Seventy percent of the annual 32 million low-birth-weight (weight <2.5 kg at birth) neonates globally are born in developing countries (1). In South Asia (which includes India), an estimated 30% of babies are born with low birth-weight (1). Low birth-weight is often used as a proxy indicator for intrauterine growth retardation in developing countries because a valid assessment of gestational age is often not available. In India, one-third of babies born are of low birth-weight (2). Low birth-weight is associated with increased morbidity and mortality, impaired immune function, and poor cognitive development (3) for neonates, infants, and young children. The risk of neonatal deaths among babies weighing 2-2.5 kg at birth was estimated to be four times the rate in neonates with birth-weight of 2.5-3 kg and 10 times higher than in neonates weighing 3-3.5 kg (3). Of all the neonatal deaths in India, an estimated 81% occur among low birth-weight neonates, and a high proportion occurs among pre-term babies (2).
Bacterial vaginosis has been consistently associated with a risk of spontaneous pre-term birth in the West (47). In two randomized trials involving women at high risk of pre-term birth, treatment of bacterial vaginosis with metronidazole either alone or in combination with erythromycin resulted in substantial reduction in rates of spontaneous pre-term births (8,9). Furthermore, undiagnosed and untreated bacteriuria in pregnant women may also increase the risk of low birth-weight and perinatal deaths (10). The prevalence of reproductive tract infections (RTIs) is high among Indian women of reproductive age (11,12), particularly among the lower socioeconomic groups. In developing countries, large maternity hospitals serving the urban poor work beyond capacity and under extreme resource constraints. Given these factors and reported benefit (8,9), the health practitioners in India commonly give antimicrobials to pregnant women to treat putative bacterial vaginosis for improving pregnancy outcome, particularly birth-weight. However, such an approach to treatment has not been evaluated.
We hypothesize that treating poor urban pregnant women with antimicrobials for putative RTIs and UTIs routinely will reduce the rate of low birth-weight by prolonging the duration of pregnancy and by improving intrauterine nutrition of the foetus. In a randomized controlled trial, we evaluated the role of routine antimicrobial therapy during the second trimester of pregnancy on birth-weight and gestation in urban poor pregnant women in the metropolitan city of Kolkata, India. The rate of low birth-weight is known to be high in this patient population.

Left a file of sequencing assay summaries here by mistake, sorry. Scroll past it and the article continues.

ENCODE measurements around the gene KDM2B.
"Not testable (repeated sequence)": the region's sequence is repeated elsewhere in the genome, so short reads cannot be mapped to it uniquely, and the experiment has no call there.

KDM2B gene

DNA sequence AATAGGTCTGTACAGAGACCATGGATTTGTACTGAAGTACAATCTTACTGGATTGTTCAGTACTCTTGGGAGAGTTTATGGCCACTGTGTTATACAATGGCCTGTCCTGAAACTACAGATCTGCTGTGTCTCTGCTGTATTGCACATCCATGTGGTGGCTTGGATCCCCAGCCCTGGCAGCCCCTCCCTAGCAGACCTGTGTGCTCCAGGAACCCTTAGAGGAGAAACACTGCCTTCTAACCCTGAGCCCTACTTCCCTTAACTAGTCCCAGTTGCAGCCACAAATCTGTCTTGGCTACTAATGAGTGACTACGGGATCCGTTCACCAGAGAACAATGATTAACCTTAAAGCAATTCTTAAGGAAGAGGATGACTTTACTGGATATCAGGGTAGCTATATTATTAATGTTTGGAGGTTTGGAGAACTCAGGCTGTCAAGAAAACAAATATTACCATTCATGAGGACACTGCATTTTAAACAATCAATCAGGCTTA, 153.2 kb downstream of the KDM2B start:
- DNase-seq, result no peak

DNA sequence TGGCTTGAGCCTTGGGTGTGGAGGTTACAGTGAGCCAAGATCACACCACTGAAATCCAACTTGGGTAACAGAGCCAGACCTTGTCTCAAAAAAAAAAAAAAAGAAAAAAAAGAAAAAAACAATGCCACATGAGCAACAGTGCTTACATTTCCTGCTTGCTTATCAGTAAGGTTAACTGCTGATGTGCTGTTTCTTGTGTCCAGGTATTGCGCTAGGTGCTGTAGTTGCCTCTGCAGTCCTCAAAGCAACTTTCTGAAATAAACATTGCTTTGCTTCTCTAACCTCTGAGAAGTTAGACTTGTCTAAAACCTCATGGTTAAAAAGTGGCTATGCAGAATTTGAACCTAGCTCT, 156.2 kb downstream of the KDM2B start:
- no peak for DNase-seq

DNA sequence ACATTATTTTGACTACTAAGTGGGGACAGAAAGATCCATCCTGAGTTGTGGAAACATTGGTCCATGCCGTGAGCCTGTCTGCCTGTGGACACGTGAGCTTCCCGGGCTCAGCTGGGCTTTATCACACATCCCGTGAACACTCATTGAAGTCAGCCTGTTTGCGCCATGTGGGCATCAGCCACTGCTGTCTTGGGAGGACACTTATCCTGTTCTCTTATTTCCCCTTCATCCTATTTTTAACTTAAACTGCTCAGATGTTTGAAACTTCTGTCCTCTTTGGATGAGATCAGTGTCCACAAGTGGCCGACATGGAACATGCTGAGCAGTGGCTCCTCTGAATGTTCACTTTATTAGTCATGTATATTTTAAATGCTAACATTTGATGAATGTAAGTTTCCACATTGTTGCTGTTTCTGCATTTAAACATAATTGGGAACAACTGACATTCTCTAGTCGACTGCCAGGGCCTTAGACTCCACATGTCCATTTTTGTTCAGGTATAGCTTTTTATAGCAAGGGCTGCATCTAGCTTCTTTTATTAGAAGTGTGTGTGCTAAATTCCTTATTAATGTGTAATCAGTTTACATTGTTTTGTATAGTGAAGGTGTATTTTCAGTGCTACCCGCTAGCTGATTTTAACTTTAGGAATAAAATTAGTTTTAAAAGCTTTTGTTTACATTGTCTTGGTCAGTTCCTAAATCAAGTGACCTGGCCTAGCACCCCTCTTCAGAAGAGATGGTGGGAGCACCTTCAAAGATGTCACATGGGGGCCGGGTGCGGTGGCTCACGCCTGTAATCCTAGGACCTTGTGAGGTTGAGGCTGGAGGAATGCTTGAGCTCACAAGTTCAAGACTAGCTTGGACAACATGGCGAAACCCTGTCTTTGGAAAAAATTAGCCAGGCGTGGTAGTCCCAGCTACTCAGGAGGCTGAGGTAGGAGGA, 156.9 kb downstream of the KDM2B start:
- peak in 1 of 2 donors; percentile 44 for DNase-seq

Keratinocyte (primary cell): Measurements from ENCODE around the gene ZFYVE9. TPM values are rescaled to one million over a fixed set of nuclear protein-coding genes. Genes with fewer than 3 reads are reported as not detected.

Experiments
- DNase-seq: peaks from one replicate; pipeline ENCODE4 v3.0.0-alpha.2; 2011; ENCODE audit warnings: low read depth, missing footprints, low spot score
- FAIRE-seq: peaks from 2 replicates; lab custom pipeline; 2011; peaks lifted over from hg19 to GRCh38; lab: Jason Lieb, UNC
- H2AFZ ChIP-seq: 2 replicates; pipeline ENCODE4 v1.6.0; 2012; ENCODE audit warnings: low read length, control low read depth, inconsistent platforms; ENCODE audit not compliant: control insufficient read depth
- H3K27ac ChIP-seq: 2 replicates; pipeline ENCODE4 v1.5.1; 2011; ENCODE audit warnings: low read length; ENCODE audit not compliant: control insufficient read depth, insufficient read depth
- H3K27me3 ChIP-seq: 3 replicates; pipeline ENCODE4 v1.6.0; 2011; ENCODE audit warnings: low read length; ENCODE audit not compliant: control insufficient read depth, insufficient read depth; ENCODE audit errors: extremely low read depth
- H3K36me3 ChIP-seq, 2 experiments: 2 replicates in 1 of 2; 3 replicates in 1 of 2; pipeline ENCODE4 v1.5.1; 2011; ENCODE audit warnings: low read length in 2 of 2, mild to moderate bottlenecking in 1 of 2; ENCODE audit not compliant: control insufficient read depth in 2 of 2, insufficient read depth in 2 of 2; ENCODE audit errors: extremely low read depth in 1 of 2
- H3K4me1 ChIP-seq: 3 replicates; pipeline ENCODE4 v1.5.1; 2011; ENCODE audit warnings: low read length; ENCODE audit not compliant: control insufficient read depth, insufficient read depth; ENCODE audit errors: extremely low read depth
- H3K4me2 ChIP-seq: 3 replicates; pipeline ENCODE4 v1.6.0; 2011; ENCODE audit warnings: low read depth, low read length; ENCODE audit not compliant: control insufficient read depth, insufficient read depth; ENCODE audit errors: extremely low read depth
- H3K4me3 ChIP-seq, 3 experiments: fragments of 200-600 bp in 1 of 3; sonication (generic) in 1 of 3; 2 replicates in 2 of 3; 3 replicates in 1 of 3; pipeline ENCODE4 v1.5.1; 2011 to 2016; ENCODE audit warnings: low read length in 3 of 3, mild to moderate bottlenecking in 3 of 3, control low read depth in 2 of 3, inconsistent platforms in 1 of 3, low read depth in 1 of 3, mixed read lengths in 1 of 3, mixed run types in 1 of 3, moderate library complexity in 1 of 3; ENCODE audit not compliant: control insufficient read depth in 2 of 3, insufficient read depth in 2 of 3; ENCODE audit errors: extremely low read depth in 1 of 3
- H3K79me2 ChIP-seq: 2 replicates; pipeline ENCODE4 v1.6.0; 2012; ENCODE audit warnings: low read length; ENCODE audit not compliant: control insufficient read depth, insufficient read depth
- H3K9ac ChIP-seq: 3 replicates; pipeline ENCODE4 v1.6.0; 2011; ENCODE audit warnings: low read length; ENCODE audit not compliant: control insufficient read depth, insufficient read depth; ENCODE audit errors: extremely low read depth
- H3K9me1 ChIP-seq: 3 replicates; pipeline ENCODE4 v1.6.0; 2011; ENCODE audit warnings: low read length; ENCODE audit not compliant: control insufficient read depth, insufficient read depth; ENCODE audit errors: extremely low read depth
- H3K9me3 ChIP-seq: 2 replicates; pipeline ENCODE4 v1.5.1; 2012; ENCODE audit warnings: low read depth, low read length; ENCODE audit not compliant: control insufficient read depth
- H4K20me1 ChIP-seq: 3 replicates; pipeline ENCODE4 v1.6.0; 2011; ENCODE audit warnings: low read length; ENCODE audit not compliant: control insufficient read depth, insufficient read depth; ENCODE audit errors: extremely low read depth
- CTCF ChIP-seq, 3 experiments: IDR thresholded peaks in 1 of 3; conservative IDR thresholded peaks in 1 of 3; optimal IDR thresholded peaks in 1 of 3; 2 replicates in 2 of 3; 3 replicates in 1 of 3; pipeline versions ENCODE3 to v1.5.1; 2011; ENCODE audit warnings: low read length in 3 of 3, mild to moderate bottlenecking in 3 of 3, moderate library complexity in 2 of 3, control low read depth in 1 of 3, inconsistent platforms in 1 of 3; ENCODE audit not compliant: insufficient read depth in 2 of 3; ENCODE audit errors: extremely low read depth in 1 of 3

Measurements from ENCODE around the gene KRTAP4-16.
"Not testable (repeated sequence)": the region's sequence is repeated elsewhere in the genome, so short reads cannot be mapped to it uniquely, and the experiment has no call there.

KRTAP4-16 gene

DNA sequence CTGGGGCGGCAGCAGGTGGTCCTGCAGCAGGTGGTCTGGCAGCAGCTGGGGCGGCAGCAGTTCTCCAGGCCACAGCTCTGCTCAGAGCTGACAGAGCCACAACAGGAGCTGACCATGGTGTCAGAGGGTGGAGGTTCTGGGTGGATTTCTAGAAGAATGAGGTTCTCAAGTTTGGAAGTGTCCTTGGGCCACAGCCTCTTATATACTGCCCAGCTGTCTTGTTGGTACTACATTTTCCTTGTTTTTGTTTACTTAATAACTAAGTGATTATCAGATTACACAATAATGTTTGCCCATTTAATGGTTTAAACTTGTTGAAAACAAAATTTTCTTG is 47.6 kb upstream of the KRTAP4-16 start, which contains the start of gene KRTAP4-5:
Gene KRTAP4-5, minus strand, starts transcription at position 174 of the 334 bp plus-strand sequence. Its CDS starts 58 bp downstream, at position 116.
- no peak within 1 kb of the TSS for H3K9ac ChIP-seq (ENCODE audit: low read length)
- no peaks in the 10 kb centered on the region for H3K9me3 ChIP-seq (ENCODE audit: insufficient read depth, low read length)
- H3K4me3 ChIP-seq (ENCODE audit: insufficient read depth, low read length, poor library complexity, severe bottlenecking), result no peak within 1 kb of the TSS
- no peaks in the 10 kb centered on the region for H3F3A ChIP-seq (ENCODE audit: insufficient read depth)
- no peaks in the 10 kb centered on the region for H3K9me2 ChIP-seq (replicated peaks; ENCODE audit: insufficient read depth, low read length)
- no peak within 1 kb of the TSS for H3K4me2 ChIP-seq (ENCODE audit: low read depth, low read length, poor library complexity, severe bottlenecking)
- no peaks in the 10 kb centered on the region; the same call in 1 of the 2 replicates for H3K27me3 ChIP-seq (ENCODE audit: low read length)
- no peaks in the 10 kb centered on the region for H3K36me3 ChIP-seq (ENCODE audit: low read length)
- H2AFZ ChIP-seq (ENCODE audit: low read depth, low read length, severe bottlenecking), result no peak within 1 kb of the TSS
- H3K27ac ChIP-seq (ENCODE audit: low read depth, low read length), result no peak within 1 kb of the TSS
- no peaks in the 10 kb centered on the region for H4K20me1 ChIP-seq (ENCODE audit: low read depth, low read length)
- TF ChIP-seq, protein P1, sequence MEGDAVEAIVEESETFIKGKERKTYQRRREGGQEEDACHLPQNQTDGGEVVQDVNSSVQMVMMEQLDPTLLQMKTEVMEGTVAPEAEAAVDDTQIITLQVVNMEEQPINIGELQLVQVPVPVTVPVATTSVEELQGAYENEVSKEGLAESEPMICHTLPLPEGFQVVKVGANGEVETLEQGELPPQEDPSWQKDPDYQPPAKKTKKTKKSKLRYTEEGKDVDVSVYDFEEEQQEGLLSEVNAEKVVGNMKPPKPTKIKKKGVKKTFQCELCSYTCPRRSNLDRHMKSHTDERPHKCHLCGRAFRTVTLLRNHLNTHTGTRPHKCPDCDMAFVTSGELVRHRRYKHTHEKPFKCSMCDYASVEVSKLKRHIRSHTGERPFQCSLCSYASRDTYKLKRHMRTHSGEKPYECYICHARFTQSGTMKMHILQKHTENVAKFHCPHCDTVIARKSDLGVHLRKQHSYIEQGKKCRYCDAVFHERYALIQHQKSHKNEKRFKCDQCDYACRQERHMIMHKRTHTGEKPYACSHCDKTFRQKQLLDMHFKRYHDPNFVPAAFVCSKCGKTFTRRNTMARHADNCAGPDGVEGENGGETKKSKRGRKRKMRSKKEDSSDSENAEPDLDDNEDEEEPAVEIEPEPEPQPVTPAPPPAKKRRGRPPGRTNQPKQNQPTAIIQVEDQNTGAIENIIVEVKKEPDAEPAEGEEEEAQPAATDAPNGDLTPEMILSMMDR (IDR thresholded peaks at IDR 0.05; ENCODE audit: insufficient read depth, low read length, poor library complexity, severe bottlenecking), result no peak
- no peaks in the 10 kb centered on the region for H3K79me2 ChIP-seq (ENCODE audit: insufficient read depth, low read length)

MATERIALS AND METHODS
Study population and intervention
The study was conducted among pregnant women in their second trimester as ascertained by the history of last menstrual period (between 14 and 24 weeks), not suffering from any significant medical, surgical, obstetric or gynaecological disorders and attending the antenatal clinic of a government hospital in Kolkata, India, that serves the urban poor. Women likely to deliver at this hospital were enrolled in the study after obtaining informed written consents from the pregnant women. Recruitment took place during February-July 2001. The subjects who stayed at a distance where home-visits, if necessary, would be difficult were excluded. Detailed history, anthropometric measurements, and clinical examinations of the subjects were recorded in a pre-tested data form, and the following investigations were done at recruitment. Urine was tested by the dipstick method for protein, nitrites, and leucocytes, which are indicators of infection. The test results were not used for inclusion of subjects in the study. Blood was tested for haemoglobin and haematocrit, Venereal Disease Research Laboratory test for syphilis, C-reactive protein, blood group, and one-hour post-prandial blood glucose after taking 75 g of glucose. …